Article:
The real “War on Christmas” was waged in the America of the 17th and 18th centuries. The Puritans who settled the New England colonies thought the holiday was decadent, with too many pagan rituals, such as decking the halls with holly. Celebrating Christmas was outlawed in Massachusetts from 1659 to 1681.
The tide turned in the 19th century. Clement Clark Moore’s poem “A Visit From St. Nicholas” was published in 1823 and became a hit. In 1836, Alabama made Christmas a public holiday, a first in the nation. Other states followed and President Ulysses S. Grant, in a move to unite the country after the Civil War, in 1870 declared Christmas Day a federal holiday.
The holiday’s history in early America makes a footnote of today’s silliness over people taking offense when someone wishes them “happy holidays.”
Whether you are Christian or not, if your Christmas includes a visit to church or a more secular celebration, or even if you don’t celebrate or observe Christmas in any way, the day off for many is a chance to catch your breath, count your blessings, spend time with others and make time to be mindful of the world around you as winter sets in.
Some in our community feel more stressed than blessed at this time of year. We hear heartwarming anecdotes about people having their layaway bills paid for by strangers in December, or gifts mysteriously appearing in people’s homes. And there are so many charitable works performed by many in the City of Good Neighbors. That’s one of the reasons the News Neediest Fund is in its 37th year of helping less well-off families to get by. The generosity of Western New Yorkers powers the fund, which last year distributed gifts or food items to 8,300 children and 5,700 families.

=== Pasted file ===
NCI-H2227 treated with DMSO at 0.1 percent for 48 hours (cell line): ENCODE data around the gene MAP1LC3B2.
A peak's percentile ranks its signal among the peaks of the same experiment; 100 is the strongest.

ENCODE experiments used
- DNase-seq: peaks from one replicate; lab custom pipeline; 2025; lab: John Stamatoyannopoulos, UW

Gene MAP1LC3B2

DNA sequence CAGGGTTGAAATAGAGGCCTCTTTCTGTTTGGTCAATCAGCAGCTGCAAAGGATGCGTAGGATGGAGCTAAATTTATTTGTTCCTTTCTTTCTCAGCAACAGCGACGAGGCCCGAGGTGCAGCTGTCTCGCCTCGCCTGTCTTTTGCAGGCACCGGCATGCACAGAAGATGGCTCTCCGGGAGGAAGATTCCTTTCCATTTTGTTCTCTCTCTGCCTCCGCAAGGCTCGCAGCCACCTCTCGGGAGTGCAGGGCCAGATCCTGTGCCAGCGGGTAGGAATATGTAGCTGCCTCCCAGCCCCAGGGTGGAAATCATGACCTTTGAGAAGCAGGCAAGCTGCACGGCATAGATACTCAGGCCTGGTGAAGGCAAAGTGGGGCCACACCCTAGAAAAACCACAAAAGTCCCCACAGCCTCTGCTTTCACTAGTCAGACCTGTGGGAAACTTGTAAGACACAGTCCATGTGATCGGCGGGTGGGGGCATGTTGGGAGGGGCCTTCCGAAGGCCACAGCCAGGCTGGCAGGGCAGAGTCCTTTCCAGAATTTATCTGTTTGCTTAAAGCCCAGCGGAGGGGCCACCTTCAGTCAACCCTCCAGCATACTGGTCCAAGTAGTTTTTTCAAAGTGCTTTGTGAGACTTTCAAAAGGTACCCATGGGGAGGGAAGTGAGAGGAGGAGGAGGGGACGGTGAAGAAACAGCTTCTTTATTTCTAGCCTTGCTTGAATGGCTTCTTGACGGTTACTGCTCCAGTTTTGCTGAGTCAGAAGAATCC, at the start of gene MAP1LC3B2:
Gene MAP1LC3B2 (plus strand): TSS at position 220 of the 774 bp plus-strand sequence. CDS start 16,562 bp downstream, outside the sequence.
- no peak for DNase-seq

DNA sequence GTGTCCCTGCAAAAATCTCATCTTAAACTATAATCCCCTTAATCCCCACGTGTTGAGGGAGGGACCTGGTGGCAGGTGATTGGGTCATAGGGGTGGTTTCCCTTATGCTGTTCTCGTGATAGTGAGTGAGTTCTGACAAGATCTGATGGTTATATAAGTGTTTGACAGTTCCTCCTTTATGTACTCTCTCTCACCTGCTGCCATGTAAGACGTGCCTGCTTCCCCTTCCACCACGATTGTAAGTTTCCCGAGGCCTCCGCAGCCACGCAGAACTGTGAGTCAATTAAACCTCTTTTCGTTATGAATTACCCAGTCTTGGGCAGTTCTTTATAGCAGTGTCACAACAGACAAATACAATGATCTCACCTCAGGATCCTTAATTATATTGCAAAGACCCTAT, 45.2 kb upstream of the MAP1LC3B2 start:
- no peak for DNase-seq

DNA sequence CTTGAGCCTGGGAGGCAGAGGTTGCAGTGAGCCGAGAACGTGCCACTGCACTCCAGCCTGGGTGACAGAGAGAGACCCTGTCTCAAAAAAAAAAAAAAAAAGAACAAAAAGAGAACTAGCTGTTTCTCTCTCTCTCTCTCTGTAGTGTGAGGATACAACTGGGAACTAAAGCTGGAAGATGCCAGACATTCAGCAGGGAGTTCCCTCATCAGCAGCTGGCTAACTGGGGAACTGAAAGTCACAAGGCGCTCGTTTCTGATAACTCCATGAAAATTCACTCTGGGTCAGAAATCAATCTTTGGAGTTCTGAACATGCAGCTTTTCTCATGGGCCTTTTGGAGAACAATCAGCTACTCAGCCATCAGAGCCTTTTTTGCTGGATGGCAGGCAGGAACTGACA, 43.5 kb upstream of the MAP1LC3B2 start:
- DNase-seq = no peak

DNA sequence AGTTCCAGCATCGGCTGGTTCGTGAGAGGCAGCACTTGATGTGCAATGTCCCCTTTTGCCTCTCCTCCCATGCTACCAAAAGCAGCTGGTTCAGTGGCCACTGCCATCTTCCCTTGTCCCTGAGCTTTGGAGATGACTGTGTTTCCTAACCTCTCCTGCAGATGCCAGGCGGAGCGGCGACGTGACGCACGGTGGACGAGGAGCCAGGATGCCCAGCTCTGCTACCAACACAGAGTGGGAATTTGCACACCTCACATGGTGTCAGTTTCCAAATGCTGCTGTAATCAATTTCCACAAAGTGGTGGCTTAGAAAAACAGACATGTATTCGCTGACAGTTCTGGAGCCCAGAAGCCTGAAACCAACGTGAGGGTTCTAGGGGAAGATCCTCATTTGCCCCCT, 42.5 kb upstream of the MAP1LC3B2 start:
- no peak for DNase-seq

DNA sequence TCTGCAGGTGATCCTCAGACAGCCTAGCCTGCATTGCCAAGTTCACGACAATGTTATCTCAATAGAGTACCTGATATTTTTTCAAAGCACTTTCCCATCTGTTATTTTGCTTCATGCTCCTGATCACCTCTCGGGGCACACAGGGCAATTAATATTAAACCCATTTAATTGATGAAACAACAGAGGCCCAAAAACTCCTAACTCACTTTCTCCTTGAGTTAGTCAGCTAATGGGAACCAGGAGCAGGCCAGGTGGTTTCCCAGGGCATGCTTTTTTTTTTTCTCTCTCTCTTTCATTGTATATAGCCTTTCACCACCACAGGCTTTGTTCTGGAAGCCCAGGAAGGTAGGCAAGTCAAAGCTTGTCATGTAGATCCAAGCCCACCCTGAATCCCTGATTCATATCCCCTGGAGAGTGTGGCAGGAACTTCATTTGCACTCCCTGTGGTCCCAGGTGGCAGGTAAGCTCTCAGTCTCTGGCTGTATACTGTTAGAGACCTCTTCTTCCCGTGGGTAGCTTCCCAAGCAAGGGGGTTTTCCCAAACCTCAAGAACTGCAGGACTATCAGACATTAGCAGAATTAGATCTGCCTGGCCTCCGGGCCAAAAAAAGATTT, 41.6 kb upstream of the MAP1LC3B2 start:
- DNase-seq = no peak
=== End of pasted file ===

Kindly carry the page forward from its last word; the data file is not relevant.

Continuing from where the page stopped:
The toys collected in this year’s drive were distributed for Christmas, but there are still hungry mouths to feed. Monies raised goes toward funding holiday meals through the Food Bank of Western New York. Some 12,000 families were provided with holiday meals last year thanks to the News Neediest Fund. Financial donations may still be made online at buffalonews.com/newsneediest, or checks sent by mail to The News Neediest Fund, P.O. Box 2667, Buffalo, N.Y., 14240-9873.
Doing for others is one way to establish real connections with our neighbors, an alternative to the often unsatisfying promise of community made by social media apps.
Franklin D. Roosevelt started a tradition of American presidents making statements to the nation at Christmas time. In an address on Dec. 24, 1941, as World War II was raging, Roosevelt preached unity: “Our strongest weapon in this war is that conviction of the dignity and brotherhood of man which Christmas Day signifies – more than any other day or any other symbol. Against enemies who preach the principles of hate and practice them, we set our faith in human love and in God’s care for us and all men everywhere.”